Don’t use a Santoku knife on meat or poultry.
A santoku knife is not a meat cleaver or a chopping knife. It’s a utility blade for all kinds of kitchen work, but it was invented for vegetables, fruits and other soft foods—not poultry or meat.
When you use the wrong tool for the job (a Santoku knife on poultry), you have to put more pressure on your chopping technique so that the blade can cut through tough fibres like chicken skin or bone. This causes hand strain and fatigue in your upper body that can lead to injury over time if you keep using this style of the knife on harder foods like meats and bones.
Best Santoku Knife Brands
They are designed to be lightweight and easy to handle, which is important for those with arthritis or other hand disabilities. In addition to the scalloped edge, another feature that helps make this knife easy to use is its thinness. It has a blade thickness of 1/8 inch, which makes it lighter than most other knives with similar-sized blades. If you have problems gripping objects firmly, this can make all the difference in your ability to cut food without accidentally cutting yourself or dropping the knife on your foot!
A Shun Classic 7-Inch Santoku Knife By Koki Holdings America, LTD (Shun) has an ergonomic handle made from Japanese oak wood. It features an octagonal design that fits comfortably in your palm while providing excellent grip even when wet. In addition, the blade itself has been precision ground, so there are no jagged edges along its length, making it safe for you if you need extra help while holding onto something slippery like raw meat or fish fillets.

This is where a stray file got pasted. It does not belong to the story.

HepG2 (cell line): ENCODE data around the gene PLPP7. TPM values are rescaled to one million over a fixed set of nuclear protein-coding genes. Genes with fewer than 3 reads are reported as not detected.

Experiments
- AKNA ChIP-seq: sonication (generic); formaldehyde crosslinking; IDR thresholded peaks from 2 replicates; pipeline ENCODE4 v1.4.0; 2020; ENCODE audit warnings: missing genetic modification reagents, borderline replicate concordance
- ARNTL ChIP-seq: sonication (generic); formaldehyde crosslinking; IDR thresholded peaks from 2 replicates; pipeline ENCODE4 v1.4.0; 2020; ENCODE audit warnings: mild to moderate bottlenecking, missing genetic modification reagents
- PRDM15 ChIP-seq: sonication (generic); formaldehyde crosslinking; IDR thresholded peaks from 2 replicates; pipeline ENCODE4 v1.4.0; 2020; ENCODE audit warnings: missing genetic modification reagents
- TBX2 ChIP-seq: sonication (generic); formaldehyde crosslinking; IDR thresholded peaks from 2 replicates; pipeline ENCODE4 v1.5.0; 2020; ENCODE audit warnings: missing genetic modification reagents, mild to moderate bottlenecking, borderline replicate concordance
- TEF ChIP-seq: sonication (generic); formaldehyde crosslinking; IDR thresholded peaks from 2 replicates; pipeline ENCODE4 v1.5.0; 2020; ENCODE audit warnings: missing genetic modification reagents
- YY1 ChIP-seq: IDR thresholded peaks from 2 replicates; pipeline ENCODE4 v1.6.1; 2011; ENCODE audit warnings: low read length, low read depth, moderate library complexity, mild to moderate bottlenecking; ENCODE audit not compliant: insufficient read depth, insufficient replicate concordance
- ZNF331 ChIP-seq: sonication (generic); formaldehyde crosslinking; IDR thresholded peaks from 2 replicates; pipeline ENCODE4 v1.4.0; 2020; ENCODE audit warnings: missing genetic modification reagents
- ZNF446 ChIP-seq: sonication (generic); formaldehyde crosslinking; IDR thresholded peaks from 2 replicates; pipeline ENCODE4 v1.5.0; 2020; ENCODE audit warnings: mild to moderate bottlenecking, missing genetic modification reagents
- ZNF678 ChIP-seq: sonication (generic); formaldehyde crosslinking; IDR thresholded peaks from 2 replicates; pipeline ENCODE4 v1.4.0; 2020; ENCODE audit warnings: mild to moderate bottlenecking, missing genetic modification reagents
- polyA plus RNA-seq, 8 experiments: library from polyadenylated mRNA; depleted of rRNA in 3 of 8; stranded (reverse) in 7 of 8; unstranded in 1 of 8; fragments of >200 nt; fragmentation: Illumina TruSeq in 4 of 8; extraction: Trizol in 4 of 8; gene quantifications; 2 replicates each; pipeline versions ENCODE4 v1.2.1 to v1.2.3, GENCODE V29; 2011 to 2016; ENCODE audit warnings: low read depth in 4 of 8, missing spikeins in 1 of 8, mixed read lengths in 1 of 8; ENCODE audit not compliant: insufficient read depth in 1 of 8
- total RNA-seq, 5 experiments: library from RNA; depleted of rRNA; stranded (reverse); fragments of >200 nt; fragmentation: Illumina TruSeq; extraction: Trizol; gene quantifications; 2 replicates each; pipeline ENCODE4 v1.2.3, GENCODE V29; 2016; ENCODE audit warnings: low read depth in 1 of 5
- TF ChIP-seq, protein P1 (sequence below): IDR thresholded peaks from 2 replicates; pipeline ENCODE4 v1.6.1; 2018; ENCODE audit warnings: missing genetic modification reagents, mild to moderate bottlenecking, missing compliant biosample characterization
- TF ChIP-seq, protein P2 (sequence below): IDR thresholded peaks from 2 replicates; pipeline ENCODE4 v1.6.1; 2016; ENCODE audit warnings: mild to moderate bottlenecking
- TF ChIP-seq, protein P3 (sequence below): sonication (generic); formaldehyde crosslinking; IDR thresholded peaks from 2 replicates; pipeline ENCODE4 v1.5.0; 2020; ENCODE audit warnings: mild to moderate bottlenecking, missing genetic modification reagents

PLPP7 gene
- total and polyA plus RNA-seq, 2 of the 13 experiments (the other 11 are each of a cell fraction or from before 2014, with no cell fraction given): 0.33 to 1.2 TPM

Masahiro MVH Santoku by Masahiro Co., Ltd. (Masahiro)
The Masahiro MVH Santoku by Masahiro Co., Ltd. (Masahiro) Japanese-style santoku knife with a single bevelled edge and a flat blade is a comfortable and versatile tool perfect for chopping vegetables or slicing meats.
The blade measures 6 inches long, making it ideal for handling most kitchen tasks. For example, the Santoku’s curved shape allows you to rock the knife back and forth when cutting foods like onions or garlic without exerting too much pressure on the tip of your fingers. You can also use this knife confidently while preparing meat because its flat blade helps you keep your knuckles off any raw surfaces while providing enough traction to keep your food from dropping as it gets sliced up into smaller pieces.
Wusthof Classic 7-Inch Santoku Knife by Wusthof Trident of America, Inc. (Wusthof)
As a santoku knife, the one you choose should be light and manoeuvrable. This Wusthof Classic 7-Inch Santoku Knife by Wusthof Trident of America, Inc. (Wusthof) has an ergonomic handle that’s comfortable in your hand and provides good control over the blade. The blade is made from high-carbon no, stained steel for easy sharpening and maintains its edge for longer than most other knives. If you’re looking for a versatile knife with classic styling and quality construction, you’ll likely find what you need here.
Mercer Culinary Renaissance 6 1/2-Inch Forged Santoku by Mercer Tool Corp. (Mercer Culinary)
The Mercer Culinary Renaissance 6 1/2-Inch Forged Santoku by Mercer Tool Corp. (Mercer Culinary) is a knife that’s been around for nearly 50 years and has stood the test. It’s made in the U.S., forged from high-carbon stainless steel, and has a lifetime warranty against manufacturing defects. This knife is less than half the price of most high-end Santokus today!
Many great options exist if you’re looking for the best santoku knife. Of course, the best one for you will depend on your budget, but we hope our guide and reviews help you find the perfect one!